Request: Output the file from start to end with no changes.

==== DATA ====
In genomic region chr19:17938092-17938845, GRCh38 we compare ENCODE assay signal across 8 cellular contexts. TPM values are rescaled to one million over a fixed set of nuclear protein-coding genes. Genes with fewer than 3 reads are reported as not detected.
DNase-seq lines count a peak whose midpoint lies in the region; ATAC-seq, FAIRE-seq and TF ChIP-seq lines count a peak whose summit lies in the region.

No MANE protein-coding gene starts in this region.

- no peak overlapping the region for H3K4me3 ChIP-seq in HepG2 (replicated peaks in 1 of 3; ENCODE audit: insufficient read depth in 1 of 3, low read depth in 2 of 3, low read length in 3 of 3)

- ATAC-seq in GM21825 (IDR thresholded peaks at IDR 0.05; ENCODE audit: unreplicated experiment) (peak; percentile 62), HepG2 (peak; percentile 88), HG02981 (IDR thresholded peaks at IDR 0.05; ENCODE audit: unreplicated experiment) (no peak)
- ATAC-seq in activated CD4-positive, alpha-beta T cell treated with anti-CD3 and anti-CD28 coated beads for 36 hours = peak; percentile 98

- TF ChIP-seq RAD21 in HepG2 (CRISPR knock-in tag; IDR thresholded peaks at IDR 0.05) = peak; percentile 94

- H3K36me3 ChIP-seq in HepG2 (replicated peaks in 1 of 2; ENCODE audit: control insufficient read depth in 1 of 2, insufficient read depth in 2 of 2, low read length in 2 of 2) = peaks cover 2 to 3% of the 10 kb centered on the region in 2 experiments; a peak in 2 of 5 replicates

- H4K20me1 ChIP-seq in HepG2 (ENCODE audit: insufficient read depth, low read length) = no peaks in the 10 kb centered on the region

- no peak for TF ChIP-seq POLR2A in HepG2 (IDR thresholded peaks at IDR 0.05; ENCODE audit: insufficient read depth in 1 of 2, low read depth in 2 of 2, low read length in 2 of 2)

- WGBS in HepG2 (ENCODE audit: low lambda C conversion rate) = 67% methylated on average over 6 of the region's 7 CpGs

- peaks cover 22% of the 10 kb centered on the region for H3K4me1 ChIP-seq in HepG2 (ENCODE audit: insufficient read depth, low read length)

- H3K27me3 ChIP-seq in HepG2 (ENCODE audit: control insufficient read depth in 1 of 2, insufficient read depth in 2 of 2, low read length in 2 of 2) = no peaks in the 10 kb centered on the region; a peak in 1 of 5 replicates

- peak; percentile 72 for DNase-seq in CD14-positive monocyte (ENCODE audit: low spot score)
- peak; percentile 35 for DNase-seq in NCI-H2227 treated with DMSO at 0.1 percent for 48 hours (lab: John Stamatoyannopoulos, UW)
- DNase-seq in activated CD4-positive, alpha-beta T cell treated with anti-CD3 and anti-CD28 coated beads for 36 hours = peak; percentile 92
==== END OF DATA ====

In genomic region chr19:17938092-17938845, GRCh38 we compare ENCODE assay signal across 8 cellular contexts. TPM values are rescaled to one million over a fixed set of nuclear protein-coding genes. Genes with fewer than 3 reads are reported as not detected.
DNase-seq lines count a peak whose midpoint lies in the region; ATAC-seq, FAIRE-seq and TF ChIP-seq lines count a peak whose summit lies in the region.

No MANE protein-coding gene starts in this region.

- no peak overlapping the region for H3K4me3 ChIP-seq in HepG2 (replicated peaks in 1 of 3; ENCODE audit: insufficient read depth in 1 of 3, low read depth in 2 of 3, low read length in 3 of 3)

- ATAC-seq in GM21825 (IDR thresholded peaks at IDR 0.05; ENCODE audit: unreplicated experiment) (peak; percentile 62), HepG2 (peak; percentile 88), HG02981 (IDR thresholded peaks at IDR 0.05; ENCODE audit: unreplicated experiment) (no peak)
- ATAC-seq in activated CD4-positive, alpha-beta T cell treated with anti-CD3 and anti-CD28 coated beads for 36 hours = peak; percentile 98

- TF ChIP-seq RAD21 in HepG2 (CRISPR knock-in tag; IDR thresholded peaks at IDR 0.05) = peak; percentile 94

- H3K36me3 ChIP-seq in HepG2 (replicated peaks in 1 of 2; ENCODE audit: control insufficient read depth in 1 of 2, insufficient read depth in 2 of 2, low read length in 2 of 2) = peaks cover 2 to 3% of the 10 kb centered on the region in 2 experiments; a peak in 2 of 5 replicates

- H4K20me1 ChIP-seq in HepG2 (ENCODE audit: insufficient read depth, low read length) = no peaks in the 10 kb centered on the region

- no peak for TF ChIP-seq POLR2A in HepG2 (IDR thresholded peaks at IDR 0.05; ENCODE audit: insufficient read depth in 1 of 2, low read depth in 2 of 2, low read length in 2 of 2)

- WGBS in HepG2 (ENCODE audit: low lambda C conversion rate) = 67% methylated on average over 6 of the region's 7 CpGs

- peaks cover 22% of the 10 kb centered on the region for H3K4me1 ChIP-seq in HepG2 (ENCODE audit: insufficient read depth, low read length)

- H3K27me3 ChIP-seq in HepG2 (ENCODE audit: control insufficient read depth in 1 of 2, insufficient read depth in 2 of 2, low read length in 2 of 2) = no peaks in the 10 kb centered on the region; a peak in 1 of 5 replicates

- peak; percentile 72 for DNase-seq in CD14-positive monocyte (ENCODE audit: low spot score)
- peak; percentile 35 for DNase-seq in NCI-H2227 treated with DMSO at 0.1 percent for 48 hours (lab: John Stamatoyannopoulos, UW)
- DNase-seq in activated CD4-positive, alpha-beta T cell treated with anti-CD3 and anti-CD28 coated beads for 36 hours = peak; percentile 92